Pop culture about teenagers – hell, pop culture period – is rarely this sex positive. When can you remember a show that features a powerful (and empowering) abortion storyline, or the character arc of a gay son of immigrants learning how to express his sexuality, or a teenage boy faking orgasms, or a girl who finds intercourse painful but wants more than anything to overcome this hurdle and have a healthy, satisfying sex life? Each different subject put forth on screen by the show’s British-Australian creator Laurie Nunn is treated with warmth and wit.
These frank discussions are particularly remarkable when you consider the dire status quo of sex education in British schools. According to a recent study by the Sex Education forum, more than a quarter of 16 and 17-year-olds surveyed said that their classes did not discuss pornography and a third revealed that they were not taught about sexual pleasure at all.
Also missing were lessons on how to identify an abusive relationship and how to deal with revenge porn or sexts being leaked. Classes rarely gave focus to questions of consent, female pleasure or masturbation. In one lesson a female student, upon discovering that her male classmates had received pamphlets on masturbation and she had not, asked her teacher where the information geared to women was. The teacher replied: “Girls don’t do that, that’s disgusting.”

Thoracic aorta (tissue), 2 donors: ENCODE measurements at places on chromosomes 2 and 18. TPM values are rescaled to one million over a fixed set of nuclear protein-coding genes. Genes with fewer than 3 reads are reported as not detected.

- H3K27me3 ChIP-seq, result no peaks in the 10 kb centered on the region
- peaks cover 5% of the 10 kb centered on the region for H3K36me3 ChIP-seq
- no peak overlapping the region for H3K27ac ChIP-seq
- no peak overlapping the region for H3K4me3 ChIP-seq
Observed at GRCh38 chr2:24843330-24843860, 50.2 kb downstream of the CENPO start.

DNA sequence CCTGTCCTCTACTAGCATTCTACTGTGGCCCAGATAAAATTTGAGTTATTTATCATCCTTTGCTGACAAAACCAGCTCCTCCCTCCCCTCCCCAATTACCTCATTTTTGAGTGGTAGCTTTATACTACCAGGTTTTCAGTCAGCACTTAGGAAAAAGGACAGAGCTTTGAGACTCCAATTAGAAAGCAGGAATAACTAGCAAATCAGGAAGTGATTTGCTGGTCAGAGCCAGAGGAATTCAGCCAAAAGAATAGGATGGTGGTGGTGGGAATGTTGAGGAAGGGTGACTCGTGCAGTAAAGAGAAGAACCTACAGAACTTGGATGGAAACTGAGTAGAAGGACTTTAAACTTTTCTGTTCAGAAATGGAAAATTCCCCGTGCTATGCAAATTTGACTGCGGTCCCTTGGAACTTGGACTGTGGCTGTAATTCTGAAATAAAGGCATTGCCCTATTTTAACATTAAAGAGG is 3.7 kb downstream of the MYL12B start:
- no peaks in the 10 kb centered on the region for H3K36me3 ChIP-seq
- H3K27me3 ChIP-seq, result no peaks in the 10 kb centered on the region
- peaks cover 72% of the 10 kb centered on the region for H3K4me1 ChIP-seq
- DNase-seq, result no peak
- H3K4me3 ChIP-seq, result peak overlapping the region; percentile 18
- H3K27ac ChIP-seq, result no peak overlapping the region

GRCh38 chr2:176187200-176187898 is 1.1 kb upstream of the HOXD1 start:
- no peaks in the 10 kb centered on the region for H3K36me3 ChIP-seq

Although a new compulsory sex education curriculum incorporating a wider range of topics has been greenlit, it won’t be implemented in British schools until 2020. But that could be a good thing, activists say, considering that there are only a few mentions of menstruation and just one of pornography in the entire course, which they call “squeamish about sex and sexuality.”
Not so Sex Education. It’s OK to have sex, this series says, but it’s also OK not to have sex. It’s OK to want it, and it’s okay not to understand it. Sex can be funny, messy, terrible, fantastic, and many more things in between that you need to figure out mostly on your own. What Sex Education does is show how important that journey of learning is, especially for young women.
Yes, there are enough male “nocturnal emissions” – as Jean puts it – in Sex Education to fuel the plots of three more American Pie movies. But the series isn’t a gross-out, horny comedy just for the boys.
Instead, the female characters in the show are on their own paths of self-discovery. We see Lily (Tanya Reynolds) coming to terms with the scope of her desires, and Olivia (Simone Ashley) renouncing the patriarchy and putting her own pleasure first. We cheer as Aimee (Aimee Lou Wood) learns when to call time on a bad relationship, and Maeve discovers how to be truly vulnerable with a partner and open herself up to the possibility of something built on the foundation of more than many – admittedly wonderful – orgasms.
In Sex Education, the kids are more than alright. They’re thriving – and it’s a joy to behold.
Sex Education is streaming on Netflix now.